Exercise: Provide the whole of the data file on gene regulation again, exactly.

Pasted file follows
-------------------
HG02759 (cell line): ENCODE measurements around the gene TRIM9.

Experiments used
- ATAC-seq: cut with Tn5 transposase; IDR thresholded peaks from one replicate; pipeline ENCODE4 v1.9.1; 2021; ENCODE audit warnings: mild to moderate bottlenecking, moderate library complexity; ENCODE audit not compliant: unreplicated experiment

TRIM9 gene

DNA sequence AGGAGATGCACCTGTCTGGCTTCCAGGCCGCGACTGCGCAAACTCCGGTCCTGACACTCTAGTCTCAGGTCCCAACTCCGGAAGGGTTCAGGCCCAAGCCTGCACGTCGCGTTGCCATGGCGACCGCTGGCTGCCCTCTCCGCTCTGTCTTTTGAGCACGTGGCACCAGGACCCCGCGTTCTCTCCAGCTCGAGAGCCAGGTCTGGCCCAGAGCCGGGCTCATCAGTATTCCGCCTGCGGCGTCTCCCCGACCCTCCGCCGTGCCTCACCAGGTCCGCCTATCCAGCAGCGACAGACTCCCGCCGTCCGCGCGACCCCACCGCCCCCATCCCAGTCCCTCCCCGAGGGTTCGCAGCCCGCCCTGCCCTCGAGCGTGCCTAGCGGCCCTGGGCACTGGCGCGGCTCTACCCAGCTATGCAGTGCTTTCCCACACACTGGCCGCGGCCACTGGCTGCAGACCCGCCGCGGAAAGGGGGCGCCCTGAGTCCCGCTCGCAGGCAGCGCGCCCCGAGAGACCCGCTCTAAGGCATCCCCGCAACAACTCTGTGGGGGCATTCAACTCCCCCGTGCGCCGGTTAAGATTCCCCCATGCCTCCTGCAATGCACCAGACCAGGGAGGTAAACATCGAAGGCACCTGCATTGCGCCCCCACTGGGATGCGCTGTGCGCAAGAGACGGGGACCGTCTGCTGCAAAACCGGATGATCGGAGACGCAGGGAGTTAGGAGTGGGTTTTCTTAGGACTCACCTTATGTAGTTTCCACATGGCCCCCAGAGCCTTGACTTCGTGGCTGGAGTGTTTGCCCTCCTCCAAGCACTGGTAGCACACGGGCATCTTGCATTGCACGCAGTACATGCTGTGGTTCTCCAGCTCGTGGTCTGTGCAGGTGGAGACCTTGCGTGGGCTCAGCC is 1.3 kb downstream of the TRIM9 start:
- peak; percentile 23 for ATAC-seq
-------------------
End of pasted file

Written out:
HG02759 (cell line): ENCODE measurements around the gene TRIM9.

Experiments used
- ATAC-seq: cut with Tn5 transposase; IDR thresholded peaks from one replicate; pipeline ENCODE4 v1.9.1; 2021; ENCODE audit warnings: mild to moderate bottlenecking, moderate library complexity; ENCODE audit not compliant: unreplicated experiment

TRIM9 gene

DNA sequence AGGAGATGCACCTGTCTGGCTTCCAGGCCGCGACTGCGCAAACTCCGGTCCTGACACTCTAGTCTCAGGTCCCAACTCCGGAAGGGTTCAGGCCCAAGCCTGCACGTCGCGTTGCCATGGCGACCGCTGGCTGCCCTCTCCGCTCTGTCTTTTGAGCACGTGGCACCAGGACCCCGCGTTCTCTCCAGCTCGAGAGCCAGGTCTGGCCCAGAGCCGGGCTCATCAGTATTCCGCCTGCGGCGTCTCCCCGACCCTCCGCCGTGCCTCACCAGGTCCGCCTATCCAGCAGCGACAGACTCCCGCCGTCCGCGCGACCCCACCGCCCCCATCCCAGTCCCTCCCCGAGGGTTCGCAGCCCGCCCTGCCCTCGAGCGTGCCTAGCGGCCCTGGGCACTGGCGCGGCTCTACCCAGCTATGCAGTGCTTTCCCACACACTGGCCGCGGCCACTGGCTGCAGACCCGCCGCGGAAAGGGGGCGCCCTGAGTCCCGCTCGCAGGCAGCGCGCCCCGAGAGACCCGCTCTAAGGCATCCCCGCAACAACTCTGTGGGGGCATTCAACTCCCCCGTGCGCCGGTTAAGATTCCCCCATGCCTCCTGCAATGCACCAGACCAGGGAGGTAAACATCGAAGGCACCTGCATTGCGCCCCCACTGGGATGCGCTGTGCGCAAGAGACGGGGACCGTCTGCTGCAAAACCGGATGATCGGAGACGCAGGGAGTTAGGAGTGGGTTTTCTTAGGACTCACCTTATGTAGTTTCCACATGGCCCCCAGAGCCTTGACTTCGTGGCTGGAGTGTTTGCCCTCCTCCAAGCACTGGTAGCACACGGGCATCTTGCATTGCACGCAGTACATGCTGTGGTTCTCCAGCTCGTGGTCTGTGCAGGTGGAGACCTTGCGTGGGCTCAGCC is 1.3 kb downstream of the TRIM9 start:
- peak; percentile 23 for ATAC-seq